Mobile Roaming Charging Sees Ofcom Propose New Rules

roaming mobile phone beach ©Ditty_about_summer / shutterstock

After most UK mobile operators reinstated roaming charges for users in Europe, regulator proposes mandatory alerts

Ofcom has proposed mandatory roaming alerts for consumers, after most British operators reinstated mobile roaming charges following Brexit.

The UK communications regulator said it has taken the action after new research revealed that nearly one in five holidaymakers are unaware of roaming charges when travelling.

And Ofcom also wants to tackle so called ‘inadvertent roaming’ to protect UK customers from unexpected roaming charges, even when they are still in the UK.

Indeed, one in seven UK mobile customers (14 percent) experience this when abroad or still in the UK, Ofcom said.

Mobile phone roaming Europe SIM cards © 136240814 Shutterstock

Roaming charges

This ‘inadvertent roaming’ is a particular problem for people living on the English coast, when they inadvertently connect to French mobile networks.

But it is a particular problem for people living in Northern Ireland, with many thousands of people living in areas that share the border with Ireland. Research shows that 22 percent of customers in Northern Ireland reported that they had experienced inadvertent roaming onto networks in Ireland in the last year.

The problem stems from most UK mobile operators reinstating mobile roaming charges for their customers after Brexit.

Prior to 2017, high mobile roaming charges had been an issue for years with British mobile users when holidaying aboard.

But in 2014 the European Union created regulations so that people could use their existing mobile tariffs whilst aboard.

Those EU regulations finally went into effect in 2017, which allowed UK users to make use of their mobile phone minutes, texts and data whilst abroad for no extra charge.

Backtracking operators

In December 2020 all four operators namely EE, O2, Vodafone and Three said they had no plans to reinstate roaming charges.

But soon after that, three of them backtracked and announced they would reinstate European roaming charges.

EE in June 2021 became the first mobile operator to controversially reintroduce mobile roaming charges for new customers in Europe that began in January 2022.

Then Vodafone also joined EE in reinstating European roaming charges, justifying it as “fairer way to charge for roaming in Europe”.

Three UK blamed “too many unknowns” for its decision to reinstate mobile roaming charges in Europe, which will began in May 2022.

But there was one exception, namely O2 (now Virgin Media O2), after the Independent newspaper had incorrectly claimed in 2021 that O2 had reintroduced roaming charges for Brits in Europe.

O2 actually allows customers to use their tariffs in Europe where they can use up to 25GB of data in a month, before being charged.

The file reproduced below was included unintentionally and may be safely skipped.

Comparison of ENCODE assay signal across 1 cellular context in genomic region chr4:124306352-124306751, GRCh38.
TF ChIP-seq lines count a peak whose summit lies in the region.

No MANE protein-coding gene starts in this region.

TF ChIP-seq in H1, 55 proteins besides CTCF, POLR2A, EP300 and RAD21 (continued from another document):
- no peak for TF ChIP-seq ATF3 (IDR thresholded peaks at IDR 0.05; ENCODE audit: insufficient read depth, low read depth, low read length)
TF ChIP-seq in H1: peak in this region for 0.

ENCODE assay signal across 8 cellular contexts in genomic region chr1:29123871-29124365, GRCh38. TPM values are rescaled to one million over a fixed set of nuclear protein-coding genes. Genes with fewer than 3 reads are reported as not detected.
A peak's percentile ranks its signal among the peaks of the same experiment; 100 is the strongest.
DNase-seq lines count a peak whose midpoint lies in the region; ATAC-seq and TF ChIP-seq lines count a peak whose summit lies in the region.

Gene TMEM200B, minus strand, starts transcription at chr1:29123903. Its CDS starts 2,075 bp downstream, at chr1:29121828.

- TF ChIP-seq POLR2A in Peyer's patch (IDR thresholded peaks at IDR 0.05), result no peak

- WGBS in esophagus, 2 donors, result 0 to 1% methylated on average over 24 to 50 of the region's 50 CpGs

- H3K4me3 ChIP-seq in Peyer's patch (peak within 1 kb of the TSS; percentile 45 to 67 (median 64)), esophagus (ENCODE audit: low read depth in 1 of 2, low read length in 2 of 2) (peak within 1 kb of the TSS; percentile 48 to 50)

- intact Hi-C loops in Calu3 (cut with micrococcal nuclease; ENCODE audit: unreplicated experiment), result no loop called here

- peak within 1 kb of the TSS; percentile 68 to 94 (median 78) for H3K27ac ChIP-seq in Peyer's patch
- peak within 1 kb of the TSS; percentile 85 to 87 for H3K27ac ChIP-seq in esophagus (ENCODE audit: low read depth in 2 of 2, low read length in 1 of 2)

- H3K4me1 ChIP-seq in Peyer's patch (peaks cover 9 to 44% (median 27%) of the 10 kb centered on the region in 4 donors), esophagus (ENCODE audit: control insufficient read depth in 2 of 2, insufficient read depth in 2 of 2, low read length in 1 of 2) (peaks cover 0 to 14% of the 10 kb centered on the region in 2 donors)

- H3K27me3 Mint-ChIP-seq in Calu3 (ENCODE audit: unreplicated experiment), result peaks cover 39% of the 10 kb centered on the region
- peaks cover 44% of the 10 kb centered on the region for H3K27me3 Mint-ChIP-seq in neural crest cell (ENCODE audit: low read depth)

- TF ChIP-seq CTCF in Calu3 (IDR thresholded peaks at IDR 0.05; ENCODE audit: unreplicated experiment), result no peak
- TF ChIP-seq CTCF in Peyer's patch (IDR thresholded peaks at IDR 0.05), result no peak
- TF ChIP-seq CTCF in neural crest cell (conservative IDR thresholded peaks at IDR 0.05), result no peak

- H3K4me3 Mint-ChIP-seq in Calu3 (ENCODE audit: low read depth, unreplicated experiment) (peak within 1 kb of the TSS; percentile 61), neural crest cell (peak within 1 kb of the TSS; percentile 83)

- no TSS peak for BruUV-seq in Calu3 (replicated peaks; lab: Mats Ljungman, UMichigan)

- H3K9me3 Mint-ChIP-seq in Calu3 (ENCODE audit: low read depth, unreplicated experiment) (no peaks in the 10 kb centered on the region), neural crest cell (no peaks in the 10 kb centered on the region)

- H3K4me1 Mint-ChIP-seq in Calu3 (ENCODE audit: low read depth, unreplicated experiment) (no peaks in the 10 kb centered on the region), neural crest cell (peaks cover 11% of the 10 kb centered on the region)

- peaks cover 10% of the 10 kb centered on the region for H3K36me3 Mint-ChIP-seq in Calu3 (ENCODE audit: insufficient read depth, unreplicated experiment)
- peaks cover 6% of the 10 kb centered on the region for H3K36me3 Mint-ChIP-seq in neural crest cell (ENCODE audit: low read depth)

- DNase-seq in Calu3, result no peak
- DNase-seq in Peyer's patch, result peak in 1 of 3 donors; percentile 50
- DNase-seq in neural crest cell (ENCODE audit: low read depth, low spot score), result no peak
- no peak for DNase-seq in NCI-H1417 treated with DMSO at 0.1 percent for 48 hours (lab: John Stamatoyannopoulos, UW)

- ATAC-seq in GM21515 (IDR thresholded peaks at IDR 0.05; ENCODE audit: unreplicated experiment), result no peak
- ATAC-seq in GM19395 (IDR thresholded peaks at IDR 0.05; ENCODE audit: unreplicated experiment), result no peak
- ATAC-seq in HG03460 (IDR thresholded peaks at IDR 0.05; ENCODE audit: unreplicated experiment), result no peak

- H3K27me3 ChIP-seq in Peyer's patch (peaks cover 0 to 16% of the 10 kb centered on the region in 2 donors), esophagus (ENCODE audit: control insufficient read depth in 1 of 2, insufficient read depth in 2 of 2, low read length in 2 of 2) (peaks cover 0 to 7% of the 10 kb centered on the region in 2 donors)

Ofcom announcement

Now Ofcom is proposing new rules that UK mobile customers will have to be told about any roaming charges that apply when travelling abroad.

It comes after Ofcom found that some providers now charge customers around £2 per day to make or receive calls, send texts or go online when travelling in Europe.

However daily roaming costs are even higher for those roaming further afield.

Read also : Made in the UK

For example Vodafone customers roaming in South Africa have to pay £6 a day to use their tariffs in that country.

Ofcom admitted that some operators have voluntarily continued to send their customers alerts when they start roaming, but its review uncovered concerns that the information provided can be inconsistent and unclear.

Ofcom said its research found that nearly one in five holidaymakers (19 percent) are unaware they could face extra charges when using their mobile abroad and a similar proportion (18 percent) said they do not research roaming charges before travelling.

Many people rely on roaming alerts – 94 percent of travellers are aware of them and more than eight in ten (84 percent) read them, Ofcom said. Of those who read their alerts, 94 percent rate them as either essential or helpful when they first begin to roam and 72 percent modify their behaviour when they see one – such as connecting to Wi-Fi (29 percent), using less data (26 percent) and switching off data roaming (24 percent).

Ofcom has also published top tips on what consumers can do to avoid building up a big mobile roaming bill when travelling this summer. This advice can be found here.

Mandatory roaming alerts

To make sure people have the information they need when they need it, Ofcom is proposing new rules and guidance that would require all UK mobile companies to tell their customers when they start roaming, how much it will cost them and any action they can take to limit their spend.

Under these proposals, mobile customers would get personalised alerts including details on:

  • Roaming charges that will apply including specifying any fair use data limits and the time period that applies to any daily charges.
  • Any mobile bill limit the customer has in place.
  • Where to find free-to-access additional detail on roaming charges, fair use policies and how to monitor, reduce and limit spend.

“Millions of UK holidaymakers head abroad every year and want to stay connected on their travels,” said Cristina Luna-Esteban, Ofcom’s director of telecoms consumer protection. “But without clear information from their provider, they could find themselves facing an unexpected bill for calling home or going online.”

“These alerts would mean whichever mobile provider you’re with, you won’t be left in the dark about roaming charges and action you can take to manage your spending,” said Luna-Esteban.

Ofcom is inviting responses to its consultation by 28 September 2023 and plan to publish its decision in early 2024.